Reviewed by: NULL
Reviewed: 9 July, 2005
Thousands are expected to watch First Night of the BBC Proms on big screens across the country this coming Friday 15 July 2005.
Thirty-seven of the world’s top orchestras, three opera companies, a host of leading ensembles, and hundreds of the world’s greatest soloists and conductors pack 74 concerts into just 58 days at London’s Royal Albert Hall from Friday, when the BBC Proms opens.
For the first time the First Night is relayed live from the Royal Albert Hall to the big screen in Trafalgar Square. The free event in Trafalgar Square also includes live entertainment in the afternoon. The live broadcast of the concert from the Royal Albert Hall is also being shown on the big screens in Manchester, Birmingham, Liverpool and Hull where audiences are expected to gather for party-like events to mark the opening of the world’s ‘greatest music festival’.
Mendelssohn’s ever-popular Violin Concerto, performed by glamorous young violinist Janine Jansen and Tippett’s powerful war-time oratorio A Child of Our Time are among the highlights of the First Night concert. Top artists including singers Sir Willard White and Ian Bostridge join leading British conductor Sir Roger Norrington and the BBC Symphony Orchestra and Chorus.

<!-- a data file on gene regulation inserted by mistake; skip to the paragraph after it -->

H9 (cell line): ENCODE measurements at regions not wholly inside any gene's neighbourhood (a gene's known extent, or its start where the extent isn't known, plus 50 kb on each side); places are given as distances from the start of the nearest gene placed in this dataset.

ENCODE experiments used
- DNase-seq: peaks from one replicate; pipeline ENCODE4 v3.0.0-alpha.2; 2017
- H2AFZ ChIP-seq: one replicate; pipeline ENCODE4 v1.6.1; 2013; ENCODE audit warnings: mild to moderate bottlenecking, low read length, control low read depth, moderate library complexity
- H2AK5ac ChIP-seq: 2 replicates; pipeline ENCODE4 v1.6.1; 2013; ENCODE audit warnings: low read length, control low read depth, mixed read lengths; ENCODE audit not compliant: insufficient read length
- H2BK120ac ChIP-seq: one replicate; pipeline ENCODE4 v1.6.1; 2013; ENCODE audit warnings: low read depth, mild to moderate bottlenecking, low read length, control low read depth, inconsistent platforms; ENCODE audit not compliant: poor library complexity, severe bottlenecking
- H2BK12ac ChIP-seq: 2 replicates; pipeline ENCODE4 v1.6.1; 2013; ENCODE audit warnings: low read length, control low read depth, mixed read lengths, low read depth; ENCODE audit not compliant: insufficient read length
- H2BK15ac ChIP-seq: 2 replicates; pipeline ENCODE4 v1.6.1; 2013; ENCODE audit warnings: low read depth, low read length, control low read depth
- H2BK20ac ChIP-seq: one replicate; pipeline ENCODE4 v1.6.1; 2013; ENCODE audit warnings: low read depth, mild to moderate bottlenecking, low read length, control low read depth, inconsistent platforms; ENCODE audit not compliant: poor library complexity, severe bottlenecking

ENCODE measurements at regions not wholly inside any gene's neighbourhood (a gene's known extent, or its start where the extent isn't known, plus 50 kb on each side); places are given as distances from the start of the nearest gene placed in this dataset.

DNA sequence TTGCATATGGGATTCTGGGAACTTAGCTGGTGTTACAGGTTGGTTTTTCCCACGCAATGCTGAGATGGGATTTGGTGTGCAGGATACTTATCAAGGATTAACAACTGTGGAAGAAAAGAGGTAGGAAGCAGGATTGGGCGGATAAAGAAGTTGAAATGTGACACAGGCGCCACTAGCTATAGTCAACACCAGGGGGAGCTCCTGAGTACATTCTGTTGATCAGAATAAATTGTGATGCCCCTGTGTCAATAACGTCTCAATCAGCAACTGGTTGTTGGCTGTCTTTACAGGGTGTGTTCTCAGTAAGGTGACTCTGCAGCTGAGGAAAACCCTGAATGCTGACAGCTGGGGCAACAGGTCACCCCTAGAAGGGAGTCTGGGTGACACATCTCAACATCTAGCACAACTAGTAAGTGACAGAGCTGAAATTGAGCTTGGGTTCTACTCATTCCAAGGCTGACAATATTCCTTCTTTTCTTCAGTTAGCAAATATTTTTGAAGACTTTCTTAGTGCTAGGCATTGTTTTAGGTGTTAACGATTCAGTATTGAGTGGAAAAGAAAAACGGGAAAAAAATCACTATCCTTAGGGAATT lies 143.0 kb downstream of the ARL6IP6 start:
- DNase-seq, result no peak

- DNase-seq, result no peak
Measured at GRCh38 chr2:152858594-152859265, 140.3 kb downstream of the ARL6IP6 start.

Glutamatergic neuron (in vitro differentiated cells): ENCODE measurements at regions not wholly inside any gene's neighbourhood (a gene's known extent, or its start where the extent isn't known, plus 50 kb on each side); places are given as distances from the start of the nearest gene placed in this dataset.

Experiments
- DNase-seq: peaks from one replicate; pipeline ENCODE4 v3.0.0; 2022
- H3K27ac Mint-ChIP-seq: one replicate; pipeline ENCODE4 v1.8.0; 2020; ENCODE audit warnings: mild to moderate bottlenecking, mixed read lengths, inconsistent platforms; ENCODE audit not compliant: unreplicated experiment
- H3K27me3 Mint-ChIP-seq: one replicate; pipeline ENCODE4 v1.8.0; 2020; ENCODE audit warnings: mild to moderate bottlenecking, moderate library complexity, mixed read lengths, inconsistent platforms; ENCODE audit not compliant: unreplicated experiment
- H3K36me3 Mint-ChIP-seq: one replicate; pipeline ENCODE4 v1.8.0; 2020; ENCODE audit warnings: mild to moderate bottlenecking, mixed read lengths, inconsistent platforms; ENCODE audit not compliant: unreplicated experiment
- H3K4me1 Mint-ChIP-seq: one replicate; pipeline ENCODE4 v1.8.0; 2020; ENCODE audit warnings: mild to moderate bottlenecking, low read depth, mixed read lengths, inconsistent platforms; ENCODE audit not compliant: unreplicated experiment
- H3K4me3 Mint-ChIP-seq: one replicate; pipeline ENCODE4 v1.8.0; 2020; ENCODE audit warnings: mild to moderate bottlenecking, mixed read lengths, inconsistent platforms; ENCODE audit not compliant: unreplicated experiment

The Prommers in the arena and gallery will stand for around 111 hours of music-making during the Proms season, paying just £4 to hear such great names as Plácido Domingo, Ravi Shankar and Anne Sofie von Otter. More than quarter of a million seats will be sold, and there will be more than 300 hours of Proms broadcasts on BBC ONE, BBC TWO, BBC FOUR and every concert on BBC Radio 3. There are also eight Proms Chamber Music concerts at Cadogan Hall, four Composer Portraits, 24 pre-Prom talks and, for the first time, four Proms films.
The BBC Proms comes to end on Saturday 10 September when the world-famous Last Night of the Proms celebrations will attract more than 100,000 people into the Royal Albert Hall, Hyde Park and four other venues around the country.
As in past years, the Classical Source expects to cover all 74 concerts and bring you reviews within days of the concert.